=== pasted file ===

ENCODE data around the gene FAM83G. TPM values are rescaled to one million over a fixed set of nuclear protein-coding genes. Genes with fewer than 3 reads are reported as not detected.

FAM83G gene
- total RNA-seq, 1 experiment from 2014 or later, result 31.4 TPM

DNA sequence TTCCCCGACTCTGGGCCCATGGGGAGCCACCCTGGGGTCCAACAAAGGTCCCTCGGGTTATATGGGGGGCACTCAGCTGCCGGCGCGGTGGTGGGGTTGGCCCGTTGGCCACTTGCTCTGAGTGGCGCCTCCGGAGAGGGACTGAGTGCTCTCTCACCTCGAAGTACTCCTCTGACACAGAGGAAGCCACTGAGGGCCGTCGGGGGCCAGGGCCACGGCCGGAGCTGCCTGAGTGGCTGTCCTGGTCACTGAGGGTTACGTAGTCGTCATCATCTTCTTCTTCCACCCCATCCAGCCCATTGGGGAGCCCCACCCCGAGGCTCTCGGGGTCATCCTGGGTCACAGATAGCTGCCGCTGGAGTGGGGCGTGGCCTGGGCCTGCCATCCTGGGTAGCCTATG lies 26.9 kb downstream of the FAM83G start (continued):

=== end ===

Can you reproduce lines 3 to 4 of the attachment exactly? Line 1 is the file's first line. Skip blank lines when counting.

- total RNA-seq, 1 experiment from 2014 or later, result 31.4 TPM

DNA sequence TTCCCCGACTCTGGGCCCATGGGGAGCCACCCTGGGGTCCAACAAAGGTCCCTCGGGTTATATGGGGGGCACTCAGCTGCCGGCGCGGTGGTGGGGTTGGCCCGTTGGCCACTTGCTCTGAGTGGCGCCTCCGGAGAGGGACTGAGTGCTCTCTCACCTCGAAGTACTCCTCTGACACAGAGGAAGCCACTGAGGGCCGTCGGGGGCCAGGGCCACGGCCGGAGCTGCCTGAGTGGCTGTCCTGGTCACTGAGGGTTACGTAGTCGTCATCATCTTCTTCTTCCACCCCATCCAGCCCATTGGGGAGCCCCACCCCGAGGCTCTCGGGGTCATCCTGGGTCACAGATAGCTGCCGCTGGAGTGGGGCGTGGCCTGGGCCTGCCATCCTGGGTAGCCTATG lies 26.9 kb downstream of the FAM83G start (continued):